The 40th anniversary of the May 1968 riots in Paris has unleashed the inevitable stream of exhibitions and publications evoking that most extraordinary time. You can, for instance, see a free exhibition of photographs in the Place de la Sorbonne, one of the hotspots of student unrest.
Daniel Cohn-Bendit, born in France to German-Jewish parents, was to a large extent the public face of the student protests against Charles de Gaulle’s government. He started as a student leader at the University of Nanterre (in the western suburbs of Paris) demanding greater sexual equality and freedom, and then went on to front many of the protests that shifted to the center of Paris and the area around the Sorbonne in particular.
When Cohn-Bendit was expelled from France, ostensibly because he was not French, protesters marched through the streets of Paris chanting, “We are all German Jews,” in a show of solidarity.
The iconic photograph of Cohn-Bendit smiling at a member of the riot police has been reproduced on the cover of this new book, Forget 68 (Éditions de l’Aube), in which radio presenter Stéphane Paoli and sociologist Jean Viard interview Cohn-Bendit about his memories of the time. The book offers many intriguing insights, and Cohn-Bendit himself is disarmingly modest about his role in the protests and the overall significance of May 1968. He insists at several points that the protests were a “revolt” rather than a “revolution.”
The book contains a number of anecdotes, the most amusing of which is about how Cohn-Bendit managed to get through a cordon of riot police unrecognized by dying his famous red hair black and disguising himself as a Spanish student so he could speak at a protest meeting in the Sorbonne.
Those interested in current French President Nicolas Sarkozy’s ascent to power will find much of value in the book, since it is as much about the current state of France and how today’s politicians have shaped themselves in relation to 1968 as it is about the events themselves.
One of Cohn-Bendit’s refrains in the book is that May ’68 helped to achieve equality for women in French society and political life, which makes it more than a little unfortunate that he and his two interviewers, while trumpeting the prominent role played by women like Ségolène Royal, Cécilia Sarkozy and Bernadette Chirac, should insist on calling all women only by their first names while identifying men by their surnames. Certain inequalities continue to persist in France even today!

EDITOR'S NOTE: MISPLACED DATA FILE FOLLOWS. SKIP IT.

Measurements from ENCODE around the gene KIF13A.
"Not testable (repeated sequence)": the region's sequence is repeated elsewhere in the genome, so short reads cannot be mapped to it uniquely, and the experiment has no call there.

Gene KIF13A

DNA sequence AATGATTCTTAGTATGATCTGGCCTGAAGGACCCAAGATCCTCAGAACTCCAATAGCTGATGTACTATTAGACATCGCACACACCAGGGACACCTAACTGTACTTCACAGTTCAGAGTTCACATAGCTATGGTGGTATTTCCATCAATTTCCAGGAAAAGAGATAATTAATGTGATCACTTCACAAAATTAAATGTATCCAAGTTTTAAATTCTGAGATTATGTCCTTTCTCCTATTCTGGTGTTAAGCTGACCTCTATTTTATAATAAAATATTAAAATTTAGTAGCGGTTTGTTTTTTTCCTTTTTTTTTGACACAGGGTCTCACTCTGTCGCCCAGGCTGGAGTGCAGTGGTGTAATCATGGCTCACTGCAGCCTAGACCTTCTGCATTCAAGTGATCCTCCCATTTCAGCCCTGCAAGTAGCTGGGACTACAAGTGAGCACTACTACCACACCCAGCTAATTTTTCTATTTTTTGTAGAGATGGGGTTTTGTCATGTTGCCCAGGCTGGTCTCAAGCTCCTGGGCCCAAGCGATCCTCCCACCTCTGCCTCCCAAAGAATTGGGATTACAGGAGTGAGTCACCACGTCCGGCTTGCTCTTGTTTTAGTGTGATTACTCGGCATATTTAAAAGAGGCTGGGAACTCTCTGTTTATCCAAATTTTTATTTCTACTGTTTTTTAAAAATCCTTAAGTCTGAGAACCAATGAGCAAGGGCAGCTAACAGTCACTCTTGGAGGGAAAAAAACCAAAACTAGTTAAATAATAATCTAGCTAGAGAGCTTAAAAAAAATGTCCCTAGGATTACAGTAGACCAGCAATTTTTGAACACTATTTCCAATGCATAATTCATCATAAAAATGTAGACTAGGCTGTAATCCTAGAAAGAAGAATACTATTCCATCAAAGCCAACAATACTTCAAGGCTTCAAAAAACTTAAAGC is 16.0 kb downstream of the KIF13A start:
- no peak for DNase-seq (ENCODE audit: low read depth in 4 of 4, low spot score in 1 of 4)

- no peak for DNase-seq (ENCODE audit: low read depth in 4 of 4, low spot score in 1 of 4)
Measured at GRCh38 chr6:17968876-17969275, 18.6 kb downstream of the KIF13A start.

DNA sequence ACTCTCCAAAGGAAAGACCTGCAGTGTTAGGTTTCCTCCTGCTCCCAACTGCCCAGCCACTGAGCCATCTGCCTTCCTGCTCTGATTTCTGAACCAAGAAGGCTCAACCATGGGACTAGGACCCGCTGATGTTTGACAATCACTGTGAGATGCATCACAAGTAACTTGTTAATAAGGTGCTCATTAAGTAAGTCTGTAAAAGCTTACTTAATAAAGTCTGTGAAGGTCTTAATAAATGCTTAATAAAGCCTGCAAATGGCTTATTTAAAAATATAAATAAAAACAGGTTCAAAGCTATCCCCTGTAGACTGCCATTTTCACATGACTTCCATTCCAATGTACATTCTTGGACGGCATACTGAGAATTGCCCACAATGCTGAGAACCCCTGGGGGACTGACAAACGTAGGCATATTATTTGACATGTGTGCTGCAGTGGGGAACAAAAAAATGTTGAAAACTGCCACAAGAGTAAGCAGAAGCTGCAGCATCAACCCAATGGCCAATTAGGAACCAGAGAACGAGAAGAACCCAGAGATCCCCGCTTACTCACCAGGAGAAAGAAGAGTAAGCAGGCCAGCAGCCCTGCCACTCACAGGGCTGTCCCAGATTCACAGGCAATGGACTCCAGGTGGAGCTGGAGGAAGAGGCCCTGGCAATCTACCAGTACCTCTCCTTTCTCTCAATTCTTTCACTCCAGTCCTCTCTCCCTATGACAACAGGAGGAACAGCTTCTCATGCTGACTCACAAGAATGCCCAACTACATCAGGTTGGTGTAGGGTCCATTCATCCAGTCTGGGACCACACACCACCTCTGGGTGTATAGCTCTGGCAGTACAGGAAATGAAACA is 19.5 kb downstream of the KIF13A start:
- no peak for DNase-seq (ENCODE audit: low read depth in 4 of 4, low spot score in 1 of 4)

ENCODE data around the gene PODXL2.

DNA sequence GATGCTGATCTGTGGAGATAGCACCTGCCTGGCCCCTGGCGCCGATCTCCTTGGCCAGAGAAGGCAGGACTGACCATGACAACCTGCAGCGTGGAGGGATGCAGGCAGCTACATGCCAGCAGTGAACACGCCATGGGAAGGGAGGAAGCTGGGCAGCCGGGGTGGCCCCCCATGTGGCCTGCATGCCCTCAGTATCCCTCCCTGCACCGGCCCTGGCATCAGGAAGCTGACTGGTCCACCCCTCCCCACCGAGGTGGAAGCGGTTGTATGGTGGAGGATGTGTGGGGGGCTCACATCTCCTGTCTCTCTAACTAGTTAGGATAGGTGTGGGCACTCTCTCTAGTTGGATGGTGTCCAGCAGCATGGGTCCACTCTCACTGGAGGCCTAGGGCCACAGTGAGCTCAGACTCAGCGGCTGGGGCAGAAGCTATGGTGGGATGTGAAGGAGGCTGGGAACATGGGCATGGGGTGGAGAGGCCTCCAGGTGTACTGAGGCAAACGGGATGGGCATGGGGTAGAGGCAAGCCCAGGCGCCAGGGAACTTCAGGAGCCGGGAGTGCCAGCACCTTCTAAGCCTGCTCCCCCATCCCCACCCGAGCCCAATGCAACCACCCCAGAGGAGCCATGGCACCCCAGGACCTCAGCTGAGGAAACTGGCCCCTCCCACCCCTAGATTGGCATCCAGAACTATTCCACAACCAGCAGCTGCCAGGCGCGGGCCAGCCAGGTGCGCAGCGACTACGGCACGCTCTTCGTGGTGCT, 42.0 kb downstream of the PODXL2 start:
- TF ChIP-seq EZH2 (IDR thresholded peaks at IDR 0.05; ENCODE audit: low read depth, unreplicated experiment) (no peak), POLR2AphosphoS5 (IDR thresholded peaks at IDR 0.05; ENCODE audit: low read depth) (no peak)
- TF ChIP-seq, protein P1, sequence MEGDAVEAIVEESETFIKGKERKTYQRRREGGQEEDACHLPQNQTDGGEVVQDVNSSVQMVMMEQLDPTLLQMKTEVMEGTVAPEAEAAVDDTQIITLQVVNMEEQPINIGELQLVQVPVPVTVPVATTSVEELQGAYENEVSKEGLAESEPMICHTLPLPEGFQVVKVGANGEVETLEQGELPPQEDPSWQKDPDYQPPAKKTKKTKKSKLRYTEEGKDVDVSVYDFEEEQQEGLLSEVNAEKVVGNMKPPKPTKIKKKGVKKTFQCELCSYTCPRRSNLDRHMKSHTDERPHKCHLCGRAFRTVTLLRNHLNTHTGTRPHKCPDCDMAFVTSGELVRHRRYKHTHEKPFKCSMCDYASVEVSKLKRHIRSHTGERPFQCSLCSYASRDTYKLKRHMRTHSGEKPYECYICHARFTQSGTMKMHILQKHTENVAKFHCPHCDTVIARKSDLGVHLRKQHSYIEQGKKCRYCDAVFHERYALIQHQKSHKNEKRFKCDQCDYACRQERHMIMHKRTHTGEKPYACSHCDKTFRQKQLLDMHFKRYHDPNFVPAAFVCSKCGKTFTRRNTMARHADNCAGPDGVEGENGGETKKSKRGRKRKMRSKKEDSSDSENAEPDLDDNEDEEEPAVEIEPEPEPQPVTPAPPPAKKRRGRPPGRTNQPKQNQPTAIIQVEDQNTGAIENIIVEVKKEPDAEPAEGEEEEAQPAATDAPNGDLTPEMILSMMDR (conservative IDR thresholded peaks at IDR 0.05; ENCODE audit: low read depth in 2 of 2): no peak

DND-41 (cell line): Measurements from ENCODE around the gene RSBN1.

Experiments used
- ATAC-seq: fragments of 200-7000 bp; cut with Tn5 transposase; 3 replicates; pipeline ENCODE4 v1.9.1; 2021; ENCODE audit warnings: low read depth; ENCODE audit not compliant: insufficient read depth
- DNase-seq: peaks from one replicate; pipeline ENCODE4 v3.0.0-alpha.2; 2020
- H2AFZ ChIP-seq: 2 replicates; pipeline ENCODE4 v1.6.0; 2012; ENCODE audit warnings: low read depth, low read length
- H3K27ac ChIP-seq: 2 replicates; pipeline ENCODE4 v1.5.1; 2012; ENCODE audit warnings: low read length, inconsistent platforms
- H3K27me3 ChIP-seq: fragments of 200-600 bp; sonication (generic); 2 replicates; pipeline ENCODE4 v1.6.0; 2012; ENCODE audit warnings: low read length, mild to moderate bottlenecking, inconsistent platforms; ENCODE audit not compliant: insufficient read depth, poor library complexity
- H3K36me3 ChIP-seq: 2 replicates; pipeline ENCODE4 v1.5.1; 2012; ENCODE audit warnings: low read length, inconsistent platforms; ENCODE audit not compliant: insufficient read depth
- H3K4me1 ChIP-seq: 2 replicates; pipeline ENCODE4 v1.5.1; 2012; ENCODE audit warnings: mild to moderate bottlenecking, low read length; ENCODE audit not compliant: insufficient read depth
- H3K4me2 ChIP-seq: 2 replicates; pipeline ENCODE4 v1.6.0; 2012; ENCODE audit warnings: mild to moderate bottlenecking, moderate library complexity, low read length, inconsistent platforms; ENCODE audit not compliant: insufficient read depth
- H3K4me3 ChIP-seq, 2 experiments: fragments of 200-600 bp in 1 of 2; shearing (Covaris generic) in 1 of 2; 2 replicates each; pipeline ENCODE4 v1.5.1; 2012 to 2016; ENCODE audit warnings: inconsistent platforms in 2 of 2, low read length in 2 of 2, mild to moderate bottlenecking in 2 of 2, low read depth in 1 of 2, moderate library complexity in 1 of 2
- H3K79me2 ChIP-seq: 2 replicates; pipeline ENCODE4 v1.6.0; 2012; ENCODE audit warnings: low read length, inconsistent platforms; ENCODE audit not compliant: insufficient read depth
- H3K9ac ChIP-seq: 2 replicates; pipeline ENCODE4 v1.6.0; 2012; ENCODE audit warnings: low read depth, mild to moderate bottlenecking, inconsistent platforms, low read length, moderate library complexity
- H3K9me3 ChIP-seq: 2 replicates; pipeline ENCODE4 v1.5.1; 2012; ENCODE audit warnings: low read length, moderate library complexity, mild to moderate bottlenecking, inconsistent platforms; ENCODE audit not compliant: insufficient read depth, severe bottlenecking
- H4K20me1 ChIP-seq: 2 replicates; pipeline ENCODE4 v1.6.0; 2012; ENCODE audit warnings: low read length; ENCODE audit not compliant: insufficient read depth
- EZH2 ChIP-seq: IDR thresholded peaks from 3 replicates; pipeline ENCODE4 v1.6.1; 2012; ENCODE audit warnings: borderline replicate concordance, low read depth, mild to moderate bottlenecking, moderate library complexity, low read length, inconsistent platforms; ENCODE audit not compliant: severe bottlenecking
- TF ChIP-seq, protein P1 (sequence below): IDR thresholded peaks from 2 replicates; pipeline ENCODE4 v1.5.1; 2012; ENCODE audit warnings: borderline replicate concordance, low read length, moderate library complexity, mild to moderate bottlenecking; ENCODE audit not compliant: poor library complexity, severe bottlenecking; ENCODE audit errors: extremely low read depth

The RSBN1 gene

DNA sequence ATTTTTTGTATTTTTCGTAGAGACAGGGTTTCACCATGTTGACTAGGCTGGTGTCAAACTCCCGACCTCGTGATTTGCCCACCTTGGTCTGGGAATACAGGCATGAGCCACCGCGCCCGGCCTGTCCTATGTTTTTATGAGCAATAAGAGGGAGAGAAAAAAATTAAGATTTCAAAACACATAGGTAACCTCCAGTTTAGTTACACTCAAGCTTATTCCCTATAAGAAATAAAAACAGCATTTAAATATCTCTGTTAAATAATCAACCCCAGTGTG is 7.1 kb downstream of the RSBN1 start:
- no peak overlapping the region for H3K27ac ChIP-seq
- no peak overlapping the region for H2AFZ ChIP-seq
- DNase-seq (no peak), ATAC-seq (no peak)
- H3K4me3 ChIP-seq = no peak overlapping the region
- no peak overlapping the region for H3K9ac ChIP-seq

To fully appreciate the many fascinating tidbits in this short book, readers will need a passing knowledge of French and the French political system.
Reader Anthony writes: “Is there a reason for addressing Cohn-Bendit as born in France to ‘German-Jewish parents’ whilst not saying that De Gaulle was born in Lille, France, to ‘devout Catholic French parents’? Judaism is a religion, not a race, Jewishness is a trait and not a religion.” May 1, 2008
Editor’s response: You are absolutely right. Our apologies. A sentence that explains the relevance of the description had been inadvertently cut out of the article and has now been added back in.
Reader David Platzer writes: “I enjoyed James Gascoigne’s review of Daniel Cohn-Bendit’s book. But it is a bit much to take him to task for calling Ségolène Royal, Cécilia Sarkozy, etc. by their first names when every message I have from correspondents in the US about the primaries there talks about ‘Hillary’ while referring to her two male rivals as ‘Obama’ and ‘McCain.’ I agree there is a discrepency, though. The best approach, old-fashioned though it is, is Le Monde’s, that of talking about Mme Royal or M Sarkozy, Mme Clinton or M Obama.
“It strikes me too that it is condescending to refer to women by their first names and men by their last but the habit remains general. Even among men, using the last name seems to indicate a greater respect. For example, people talk about Dylan, Sinatra or Brassens on the one hand, Johnny on the other. I’ve never heard anyone call him Halliday.” May 1, 2008
Writer James Gascoigne responds: “I think that Hillary Clinton is the exception. Nobody referred to Geraldine Ferraro as Geraldine!”Favorite